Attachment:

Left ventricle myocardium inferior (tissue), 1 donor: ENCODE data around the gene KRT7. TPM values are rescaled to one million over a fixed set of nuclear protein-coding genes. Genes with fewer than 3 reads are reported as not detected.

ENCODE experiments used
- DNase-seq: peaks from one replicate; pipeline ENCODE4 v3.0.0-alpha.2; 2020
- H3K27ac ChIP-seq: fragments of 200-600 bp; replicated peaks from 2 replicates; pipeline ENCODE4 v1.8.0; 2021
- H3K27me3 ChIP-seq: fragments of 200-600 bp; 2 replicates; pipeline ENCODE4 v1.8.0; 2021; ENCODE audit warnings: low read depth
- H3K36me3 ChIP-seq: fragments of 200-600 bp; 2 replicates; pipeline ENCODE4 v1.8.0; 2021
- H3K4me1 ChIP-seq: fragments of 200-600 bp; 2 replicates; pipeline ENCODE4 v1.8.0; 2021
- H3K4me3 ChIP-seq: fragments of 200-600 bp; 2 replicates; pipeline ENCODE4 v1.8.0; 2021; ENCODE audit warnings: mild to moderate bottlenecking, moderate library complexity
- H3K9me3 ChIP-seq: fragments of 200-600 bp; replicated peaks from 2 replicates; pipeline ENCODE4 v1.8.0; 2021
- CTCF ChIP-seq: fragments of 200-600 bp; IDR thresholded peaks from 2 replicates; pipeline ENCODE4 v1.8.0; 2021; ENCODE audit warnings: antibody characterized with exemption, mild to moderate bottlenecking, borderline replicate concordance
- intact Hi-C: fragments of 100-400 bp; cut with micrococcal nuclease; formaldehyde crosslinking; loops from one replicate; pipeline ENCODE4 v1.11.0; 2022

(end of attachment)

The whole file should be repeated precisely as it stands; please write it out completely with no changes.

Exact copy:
Left ventricle myocardium inferior (tissue), 1 donor: ENCODE data around the gene KRT7. TPM values are rescaled to one million over a fixed set of nuclear protein-coding genes. Genes with fewer than 3 reads are reported as not detected.

ENCODE experiments used
- DNase-seq: peaks from one replicate; pipeline ENCODE4 v3.0.0-alpha.2; 2020
- H3K27ac ChIP-seq: fragments of 200-600 bp; replicated peaks from 2 replicates; pipeline ENCODE4 v1.8.0; 2021
- H3K27me3 ChIP-seq: fragments of 200-600 bp; 2 replicates; pipeline ENCODE4 v1.8.0; 2021; ENCODE audit warnings: low read depth
- H3K36me3 ChIP-seq: fragments of 200-600 bp; 2 replicates; pipeline ENCODE4 v1.8.0; 2021
- H3K4me1 ChIP-seq: fragments of 200-600 bp; 2 replicates; pipeline ENCODE4 v1.8.0; 2021
- H3K4me3 ChIP-seq: fragments of 200-600 bp; 2 replicates; pipeline ENCODE4 v1.8.0; 2021; ENCODE audit warnings: mild to moderate bottlenecking, moderate library complexity
- H3K9me3 ChIP-seq: fragments of 200-600 bp; replicated peaks from 2 replicates; pipeline ENCODE4 v1.8.0; 2021
- CTCF ChIP-seq: fragments of 200-600 bp; IDR thresholded peaks from 2 replicates; pipeline ENCODE4 v1.8.0; 2021; ENCODE audit warnings: antibody characterized with exemption, mild to moderate bottlenecking, borderline replicate concordance
- intact Hi-C: fragments of 100-400 bp; cut with micrococcal nuclease; formaldehyde crosslinking; loops from one replicate; pipeline ENCODE4 v1.11.0; 2022